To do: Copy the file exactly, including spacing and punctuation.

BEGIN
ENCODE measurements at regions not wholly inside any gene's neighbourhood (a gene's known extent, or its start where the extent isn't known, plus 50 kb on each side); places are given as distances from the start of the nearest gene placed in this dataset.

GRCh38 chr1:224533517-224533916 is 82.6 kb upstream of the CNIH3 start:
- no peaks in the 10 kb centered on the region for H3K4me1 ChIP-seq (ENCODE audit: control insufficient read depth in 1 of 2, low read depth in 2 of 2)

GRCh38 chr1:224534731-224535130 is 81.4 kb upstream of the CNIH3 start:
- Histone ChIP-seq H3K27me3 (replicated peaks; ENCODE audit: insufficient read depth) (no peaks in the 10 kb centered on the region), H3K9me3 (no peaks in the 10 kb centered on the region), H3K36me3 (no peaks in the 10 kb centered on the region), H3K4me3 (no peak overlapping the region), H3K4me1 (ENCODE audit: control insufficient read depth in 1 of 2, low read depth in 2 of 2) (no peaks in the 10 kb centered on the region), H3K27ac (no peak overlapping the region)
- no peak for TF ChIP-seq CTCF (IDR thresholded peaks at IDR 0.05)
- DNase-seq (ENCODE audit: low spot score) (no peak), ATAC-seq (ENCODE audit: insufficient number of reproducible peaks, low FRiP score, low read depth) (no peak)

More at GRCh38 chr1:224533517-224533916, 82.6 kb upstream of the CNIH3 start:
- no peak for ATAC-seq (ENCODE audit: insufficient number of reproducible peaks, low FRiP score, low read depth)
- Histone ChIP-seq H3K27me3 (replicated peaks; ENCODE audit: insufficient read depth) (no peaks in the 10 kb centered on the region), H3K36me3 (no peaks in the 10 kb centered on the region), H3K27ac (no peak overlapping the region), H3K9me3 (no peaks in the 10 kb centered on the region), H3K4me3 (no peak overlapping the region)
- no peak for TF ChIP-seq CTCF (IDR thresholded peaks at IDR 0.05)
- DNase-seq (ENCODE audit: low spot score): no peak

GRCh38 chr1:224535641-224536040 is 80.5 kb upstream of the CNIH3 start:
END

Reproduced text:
ENCODE measurements at regions not wholly inside any gene's neighbourhood (a gene's known extent, or its start where the extent isn't known, plus 50 kb on each side); places are given as distances from the start of the nearest gene placed in this dataset.

GRCh38 chr1:224533517-224533916 is 82.6 kb upstream of the CNIH3 start:
- no peaks in the 10 kb centered on the region for H3K4me1 ChIP-seq (ENCODE audit: control insufficient read depth in 1 of 2, low read depth in 2 of 2)

GRCh38 chr1:224534731-224535130 is 81.4 kb upstream of the CNIH3 start:
- Histone ChIP-seq H3K27me3 (replicated peaks; ENCODE audit: insufficient read depth) (no peaks in the 10 kb centered on the region), H3K9me3 (no peaks in the 10 kb centered on the region), H3K36me3 (no peaks in the 10 kb centered on the region), H3K4me3 (no peak overlapping the region), H3K4me1 (ENCODE audit: control insufficient read depth in 1 of 2, low read depth in 2 of 2) (no peaks in the 10 kb centered on the region), H3K27ac (no peak overlapping the region)
- no peak for TF ChIP-seq CTCF (IDR thresholded peaks at IDR 0.05)
- DNase-seq (ENCODE audit: low spot score) (no peak), ATAC-seq (ENCODE audit: insufficient number of reproducible peaks, low FRiP score, low read depth) (no peak)

More at GRCh38 chr1:224533517-224533916, 82.6 kb upstream of the CNIH3 start:
- no peak for ATAC-seq (ENCODE audit: insufficient number of reproducible peaks, low FRiP score, low read depth)
- Histone ChIP-seq H3K27me3 (replicated peaks; ENCODE audit: insufficient read depth) (no peaks in the 10 kb centered on the region), H3K36me3 (no peaks in the 10 kb centered on the region), H3K27ac (no peak overlapping the region), H3K9me3 (no peaks in the 10 kb centered on the region), H3K4me3 (no peak overlapping the region)
- no peak for TF ChIP-seq CTCF (IDR thresholded peaks at IDR 0.05)
- DNase-seq (ENCODE audit: low spot score): no peak

GRCh38 chr1:224535641-224536040 is 80.5 kb upstream of the CNIH3 start: